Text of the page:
Creativity can help your title stand out, but resist the urge to get so creative that your title obscures the topic of your blog post. As we said in step two, readers are coming to your content in search of solutions. The title of a blog post should clearly identify the problem it will solve.
For example, the blog post you’re reading now is titled, “A 7-Step Guide to Writing the First Post for Your Psychotherapy Blog.”
Maybe it’s not the most exciting title, but the problem it solves (“how to write your first psychotherapy blog post”) is unmistakable. If we had gone with, “A 7-Step Guide to Unleashing Your Inner Literary Genius,” you might not have clicked on it.
We hate to be the bearers of bad news, but most people who click on your blog posts won’t read them in their entirety. They’ll skim and skip.
That’s not necessarily a bad thing, says online marketing guru Neil Patel:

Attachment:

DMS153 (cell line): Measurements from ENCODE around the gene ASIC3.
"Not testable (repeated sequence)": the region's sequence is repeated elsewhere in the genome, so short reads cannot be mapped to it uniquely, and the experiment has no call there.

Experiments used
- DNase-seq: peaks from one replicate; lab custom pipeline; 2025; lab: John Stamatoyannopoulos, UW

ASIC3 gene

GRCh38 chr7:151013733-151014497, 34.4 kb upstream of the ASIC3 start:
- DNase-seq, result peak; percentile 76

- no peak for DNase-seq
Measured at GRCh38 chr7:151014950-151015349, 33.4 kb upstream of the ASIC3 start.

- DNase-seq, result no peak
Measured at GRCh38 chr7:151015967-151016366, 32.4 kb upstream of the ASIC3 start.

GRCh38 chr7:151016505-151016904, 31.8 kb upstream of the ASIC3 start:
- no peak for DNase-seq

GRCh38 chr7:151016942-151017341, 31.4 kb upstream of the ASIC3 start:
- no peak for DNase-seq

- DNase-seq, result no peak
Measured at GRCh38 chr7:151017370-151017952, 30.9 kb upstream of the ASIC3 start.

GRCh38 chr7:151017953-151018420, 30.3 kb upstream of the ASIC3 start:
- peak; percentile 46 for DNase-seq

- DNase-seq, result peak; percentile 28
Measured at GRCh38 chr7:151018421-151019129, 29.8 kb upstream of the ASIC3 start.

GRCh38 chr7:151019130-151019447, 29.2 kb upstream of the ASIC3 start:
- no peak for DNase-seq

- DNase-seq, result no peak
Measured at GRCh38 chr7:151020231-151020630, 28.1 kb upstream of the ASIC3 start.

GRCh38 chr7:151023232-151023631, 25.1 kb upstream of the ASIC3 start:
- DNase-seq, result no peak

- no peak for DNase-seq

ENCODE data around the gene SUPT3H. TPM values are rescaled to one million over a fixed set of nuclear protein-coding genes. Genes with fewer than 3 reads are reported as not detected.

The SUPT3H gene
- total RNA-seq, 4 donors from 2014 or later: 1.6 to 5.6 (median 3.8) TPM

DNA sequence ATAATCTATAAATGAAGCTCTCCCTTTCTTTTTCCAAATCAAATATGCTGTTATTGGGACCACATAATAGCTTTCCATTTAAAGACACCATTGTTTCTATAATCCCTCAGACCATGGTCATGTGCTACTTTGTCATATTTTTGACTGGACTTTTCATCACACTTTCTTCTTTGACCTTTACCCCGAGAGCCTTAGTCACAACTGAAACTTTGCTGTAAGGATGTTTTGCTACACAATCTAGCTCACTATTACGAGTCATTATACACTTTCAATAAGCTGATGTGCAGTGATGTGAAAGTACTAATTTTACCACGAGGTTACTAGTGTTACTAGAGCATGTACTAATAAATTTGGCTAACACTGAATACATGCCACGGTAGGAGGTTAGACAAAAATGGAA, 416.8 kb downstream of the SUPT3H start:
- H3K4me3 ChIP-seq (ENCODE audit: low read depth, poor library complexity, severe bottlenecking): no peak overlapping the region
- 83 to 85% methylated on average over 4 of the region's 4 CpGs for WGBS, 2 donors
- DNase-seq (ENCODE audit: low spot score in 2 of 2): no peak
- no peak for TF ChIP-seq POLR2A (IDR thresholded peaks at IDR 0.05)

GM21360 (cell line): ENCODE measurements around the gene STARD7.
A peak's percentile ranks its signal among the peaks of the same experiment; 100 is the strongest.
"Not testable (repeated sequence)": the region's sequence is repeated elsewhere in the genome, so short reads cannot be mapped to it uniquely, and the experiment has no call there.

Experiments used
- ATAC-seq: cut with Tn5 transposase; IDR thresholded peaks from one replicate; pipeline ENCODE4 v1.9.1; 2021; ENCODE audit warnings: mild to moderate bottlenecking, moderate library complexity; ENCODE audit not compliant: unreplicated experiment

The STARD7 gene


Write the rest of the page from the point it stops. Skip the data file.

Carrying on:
“Skimmers are often the best readers. Here’s why: When they skim the key points in your content and become convinced, they’ll go back and read more slowly.”
But it does mean that formatting is even more important in blogging than it is in other forms of content.
Your blog post should be broken down into readable sections, with subheaders and lots of paragraph breaks. Your main points should be easy to identify. Use bullets and numbered lists liberally.
To make sure your blog post is well structured and not a blocky, stream-of-consciousness mess, outline it before you write. Here, marketing software maker CoSchedule offers a 10-minute process for outlining a blog post.
The first few sentences of your blog post are the most important. A captivating introduction will make your post irresistible to readers. A boring, confusing, or sloppy one will send them right back to their Google search results.
What makes an introduction enticing? Just as in your title, your introduction should identify the problem your blog post will solve. But because you have a few more words to work with, it can go farther.